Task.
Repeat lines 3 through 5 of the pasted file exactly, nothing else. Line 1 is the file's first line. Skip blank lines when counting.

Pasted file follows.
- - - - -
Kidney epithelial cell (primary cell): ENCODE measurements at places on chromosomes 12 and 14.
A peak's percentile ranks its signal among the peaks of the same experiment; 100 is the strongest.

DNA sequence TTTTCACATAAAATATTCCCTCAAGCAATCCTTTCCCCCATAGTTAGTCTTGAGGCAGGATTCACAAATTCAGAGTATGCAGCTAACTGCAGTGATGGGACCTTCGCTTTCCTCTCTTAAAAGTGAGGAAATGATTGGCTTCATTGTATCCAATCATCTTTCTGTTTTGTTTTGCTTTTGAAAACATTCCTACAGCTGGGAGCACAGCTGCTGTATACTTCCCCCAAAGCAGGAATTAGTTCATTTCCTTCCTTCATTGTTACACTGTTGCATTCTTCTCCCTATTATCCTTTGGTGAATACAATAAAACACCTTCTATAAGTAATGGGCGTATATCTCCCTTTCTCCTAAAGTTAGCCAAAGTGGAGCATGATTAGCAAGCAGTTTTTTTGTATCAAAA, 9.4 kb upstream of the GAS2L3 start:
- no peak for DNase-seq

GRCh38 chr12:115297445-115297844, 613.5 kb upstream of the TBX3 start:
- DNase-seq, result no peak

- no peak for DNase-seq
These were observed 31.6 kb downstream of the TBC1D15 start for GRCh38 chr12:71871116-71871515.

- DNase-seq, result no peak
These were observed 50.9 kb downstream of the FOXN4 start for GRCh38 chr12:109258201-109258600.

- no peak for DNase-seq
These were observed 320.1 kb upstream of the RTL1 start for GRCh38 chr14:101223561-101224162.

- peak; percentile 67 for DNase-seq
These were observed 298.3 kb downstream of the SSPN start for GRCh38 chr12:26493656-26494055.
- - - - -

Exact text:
DNA sequence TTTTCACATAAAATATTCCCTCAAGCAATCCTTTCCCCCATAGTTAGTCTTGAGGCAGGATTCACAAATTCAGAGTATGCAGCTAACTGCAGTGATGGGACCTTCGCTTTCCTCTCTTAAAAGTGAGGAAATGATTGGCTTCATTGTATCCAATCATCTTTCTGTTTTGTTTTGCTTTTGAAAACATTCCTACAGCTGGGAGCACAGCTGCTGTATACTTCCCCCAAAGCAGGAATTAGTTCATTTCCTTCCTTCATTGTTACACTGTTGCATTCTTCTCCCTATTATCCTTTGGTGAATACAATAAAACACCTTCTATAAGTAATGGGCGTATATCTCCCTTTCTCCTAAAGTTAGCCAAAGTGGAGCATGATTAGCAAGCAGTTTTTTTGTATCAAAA, 9.4 kb upstream of the GAS2L3 start:
- no peak for DNase-seq

GRCh38 chr12:115297445-115297844, 613.5 kb upstream of the TBX3 start: